Art fair oopsies: If you break a pricey artwork, do you have to buy it?

Reputable art fairs do have insurance to cover accidental damage to the pieces on show, but Ts&Cs apply

12 July 2019 - 09:11 By Zola Zingithwa
Don't risk it, follow the golden 'do not touch' rule.
Don't risk it, follow the golden 'do not touch' rule.
Image: 123RF/Polina Ryazantseva

Do you ever sneakily touch artwork when you visit a gallery? Are you that person that wants to experience a sculpture by feeling its every curve? Or do you tend visit art fairs with your boisterous kids in tow?

Last month, a toddler knocked an insect statue worth a whopping R724k off its plinth at Art Basel, an art fair in Switzerland. With the RMB Turbine Art Fair currently taking place in Johannesburg, we wondered what would happen if something similar occurred in SA. If you or your child broke a pricey artwork, would you have to pay for it?

“There is no such thing as a totally risk-free fair,” said Gail Bosch of art insurance company iTOO Artinsure. "[That's] why art dealers should ensure that they have the right kind of insurance in place."

She explained that iTOO Artinsure offers accidental damage cover, so “if a child or adult visitor knocked over an insured work accidentally, our client would be fully covered".

However, Bosch pointed out that “the intention of the person who caused the damage would be a part of the consideration in recovering claims costs”.

Kefiloe Siwisa, deputy director and curator of the Turbine Art Fair, said there are usually agreements between artists and the organisers of the fair on what happens if a sculpture or artwork is destroyed beyond repair.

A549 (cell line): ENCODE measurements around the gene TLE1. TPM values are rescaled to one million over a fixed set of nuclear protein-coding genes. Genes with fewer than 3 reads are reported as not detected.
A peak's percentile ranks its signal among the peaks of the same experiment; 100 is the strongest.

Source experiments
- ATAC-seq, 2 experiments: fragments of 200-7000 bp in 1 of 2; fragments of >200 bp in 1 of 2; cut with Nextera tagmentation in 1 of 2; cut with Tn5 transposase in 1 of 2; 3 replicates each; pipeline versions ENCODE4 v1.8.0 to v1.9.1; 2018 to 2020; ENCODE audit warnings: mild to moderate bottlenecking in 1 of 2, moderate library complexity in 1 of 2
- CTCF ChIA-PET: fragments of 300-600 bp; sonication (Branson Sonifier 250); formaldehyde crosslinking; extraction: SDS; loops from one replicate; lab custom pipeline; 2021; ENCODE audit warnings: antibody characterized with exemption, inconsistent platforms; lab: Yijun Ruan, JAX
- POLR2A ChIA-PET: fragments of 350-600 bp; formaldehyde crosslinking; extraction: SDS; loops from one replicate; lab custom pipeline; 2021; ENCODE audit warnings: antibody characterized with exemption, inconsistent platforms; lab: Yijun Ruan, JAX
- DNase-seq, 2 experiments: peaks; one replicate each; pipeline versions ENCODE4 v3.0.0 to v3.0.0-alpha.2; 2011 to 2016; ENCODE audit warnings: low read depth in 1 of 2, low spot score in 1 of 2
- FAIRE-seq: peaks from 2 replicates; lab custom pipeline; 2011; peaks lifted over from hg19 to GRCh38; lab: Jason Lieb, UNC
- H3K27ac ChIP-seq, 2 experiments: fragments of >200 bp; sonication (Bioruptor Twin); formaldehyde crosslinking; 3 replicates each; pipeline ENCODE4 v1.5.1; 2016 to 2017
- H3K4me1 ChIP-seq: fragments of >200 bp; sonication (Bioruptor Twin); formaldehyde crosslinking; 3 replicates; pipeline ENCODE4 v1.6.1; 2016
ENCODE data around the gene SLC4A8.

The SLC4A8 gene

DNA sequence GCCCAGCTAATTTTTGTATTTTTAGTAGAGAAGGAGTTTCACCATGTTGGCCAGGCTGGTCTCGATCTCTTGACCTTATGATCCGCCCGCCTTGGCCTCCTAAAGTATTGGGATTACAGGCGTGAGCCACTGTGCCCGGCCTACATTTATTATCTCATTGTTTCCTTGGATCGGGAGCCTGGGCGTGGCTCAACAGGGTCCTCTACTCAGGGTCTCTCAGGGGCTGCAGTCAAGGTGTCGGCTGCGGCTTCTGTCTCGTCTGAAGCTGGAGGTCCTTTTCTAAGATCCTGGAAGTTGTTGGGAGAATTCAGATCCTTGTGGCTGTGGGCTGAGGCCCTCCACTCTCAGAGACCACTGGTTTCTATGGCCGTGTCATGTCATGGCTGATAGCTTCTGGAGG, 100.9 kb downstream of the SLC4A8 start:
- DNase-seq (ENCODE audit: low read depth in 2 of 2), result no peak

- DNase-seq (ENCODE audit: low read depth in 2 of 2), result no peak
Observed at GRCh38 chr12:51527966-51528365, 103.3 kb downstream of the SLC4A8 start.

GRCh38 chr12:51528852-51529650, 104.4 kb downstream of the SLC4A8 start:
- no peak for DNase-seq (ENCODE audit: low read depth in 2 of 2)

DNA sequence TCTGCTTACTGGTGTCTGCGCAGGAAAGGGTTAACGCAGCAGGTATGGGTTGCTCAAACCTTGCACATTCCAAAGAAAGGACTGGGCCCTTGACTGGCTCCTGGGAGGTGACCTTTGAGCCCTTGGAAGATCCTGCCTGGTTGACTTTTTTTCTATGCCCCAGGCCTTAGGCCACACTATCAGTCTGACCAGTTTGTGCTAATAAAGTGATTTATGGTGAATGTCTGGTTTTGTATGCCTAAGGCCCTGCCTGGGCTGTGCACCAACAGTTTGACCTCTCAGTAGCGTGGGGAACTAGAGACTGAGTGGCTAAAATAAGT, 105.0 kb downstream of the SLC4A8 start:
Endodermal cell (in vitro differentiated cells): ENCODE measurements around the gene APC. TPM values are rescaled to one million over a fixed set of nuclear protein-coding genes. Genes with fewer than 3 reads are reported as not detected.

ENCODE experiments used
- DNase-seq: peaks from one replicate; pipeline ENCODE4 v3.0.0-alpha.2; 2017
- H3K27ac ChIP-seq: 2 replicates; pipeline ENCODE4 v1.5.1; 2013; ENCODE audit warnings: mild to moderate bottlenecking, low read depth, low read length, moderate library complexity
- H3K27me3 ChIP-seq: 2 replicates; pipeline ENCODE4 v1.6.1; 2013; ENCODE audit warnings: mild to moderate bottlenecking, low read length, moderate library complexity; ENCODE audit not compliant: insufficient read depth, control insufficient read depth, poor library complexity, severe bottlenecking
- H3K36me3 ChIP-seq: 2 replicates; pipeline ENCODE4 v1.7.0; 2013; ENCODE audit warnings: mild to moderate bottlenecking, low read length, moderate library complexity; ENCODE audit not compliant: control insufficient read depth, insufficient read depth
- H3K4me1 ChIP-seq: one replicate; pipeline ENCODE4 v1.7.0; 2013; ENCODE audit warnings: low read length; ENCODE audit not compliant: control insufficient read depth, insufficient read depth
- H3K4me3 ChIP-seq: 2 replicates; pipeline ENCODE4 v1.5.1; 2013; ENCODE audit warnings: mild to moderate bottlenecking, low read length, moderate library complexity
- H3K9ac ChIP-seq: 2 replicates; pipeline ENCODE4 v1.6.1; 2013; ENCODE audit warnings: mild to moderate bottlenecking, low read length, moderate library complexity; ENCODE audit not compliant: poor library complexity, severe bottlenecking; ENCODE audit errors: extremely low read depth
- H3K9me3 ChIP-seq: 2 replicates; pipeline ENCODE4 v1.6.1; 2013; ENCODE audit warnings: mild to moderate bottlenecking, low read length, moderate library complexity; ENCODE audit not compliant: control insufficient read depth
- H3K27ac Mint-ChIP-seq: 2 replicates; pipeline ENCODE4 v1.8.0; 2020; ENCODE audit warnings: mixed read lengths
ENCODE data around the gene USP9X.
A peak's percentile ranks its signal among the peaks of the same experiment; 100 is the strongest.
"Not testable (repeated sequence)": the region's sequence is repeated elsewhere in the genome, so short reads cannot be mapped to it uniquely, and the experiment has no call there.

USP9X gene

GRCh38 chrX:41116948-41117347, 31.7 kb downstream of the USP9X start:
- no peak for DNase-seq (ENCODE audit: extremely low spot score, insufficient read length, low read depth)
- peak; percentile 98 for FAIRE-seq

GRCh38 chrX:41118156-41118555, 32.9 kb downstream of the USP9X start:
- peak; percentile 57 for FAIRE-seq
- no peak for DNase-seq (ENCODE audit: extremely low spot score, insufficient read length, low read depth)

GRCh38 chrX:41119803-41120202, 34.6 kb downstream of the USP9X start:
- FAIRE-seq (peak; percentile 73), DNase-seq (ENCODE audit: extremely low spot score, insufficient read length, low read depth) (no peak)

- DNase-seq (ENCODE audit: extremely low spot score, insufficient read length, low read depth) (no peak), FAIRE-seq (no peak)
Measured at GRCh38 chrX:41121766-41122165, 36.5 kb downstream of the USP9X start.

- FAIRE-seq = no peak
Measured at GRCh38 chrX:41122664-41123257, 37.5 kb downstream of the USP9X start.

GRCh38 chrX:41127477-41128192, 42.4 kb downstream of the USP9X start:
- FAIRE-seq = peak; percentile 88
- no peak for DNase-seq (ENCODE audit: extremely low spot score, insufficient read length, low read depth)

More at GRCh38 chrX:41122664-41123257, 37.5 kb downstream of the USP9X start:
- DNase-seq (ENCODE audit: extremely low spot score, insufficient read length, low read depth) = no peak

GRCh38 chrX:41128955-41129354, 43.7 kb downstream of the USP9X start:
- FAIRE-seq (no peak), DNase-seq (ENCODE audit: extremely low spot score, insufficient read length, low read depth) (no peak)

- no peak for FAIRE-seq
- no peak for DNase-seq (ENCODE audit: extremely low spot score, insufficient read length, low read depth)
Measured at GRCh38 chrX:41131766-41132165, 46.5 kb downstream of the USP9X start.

Siwisa said while visitors to art fairs are often not held accountable for accidents, for insurance purposes, there would need to be an investigation into an incident to determine who is at fault.

This is where other factors, like what procedures the organisers have put in place to protect the art, come into play. The Turbine Art Fair, for example, doesn't permit prams to prevent "bumps" and overcrowding. It also offers educational walkabouts for children to help them learn how to "safely" engage with artworks, while still having fun.

Each accident is assessed on a case-by-case basis and, if an insurance investigation finds the visitor is to blame, they'd have to cough up the cash.

This was the case last year when a five-year-old broke a statue worth $132k (approximately R1,9m) at a community centre in the United States.

WATCH | The heart-stopping moment a five-year-old knocked over an expensive statue at a community centre in the US.

According to CBS News, the child's mother complained that the centre hadn’t taken enough measures to exhibit the statue securely — it wasn't fixed in place, covered in plexiglass and didn't have a "do not touch" sign. 

Regardless, Inside Edition reported that the parents were found to be at fault for not properly supervising their child and the family's insurance company had to pay out $107k (about R1,5m).

So it's best not to play art insurance Russian roulette. Instead, follow the cardinal rules of art viewing: keep a close eye on your kids and don't touch anything.

The RMB Turbine Art Fair, which promotes affordable art, is taking place in Illovo, Johannesburg, until July 14. See for details.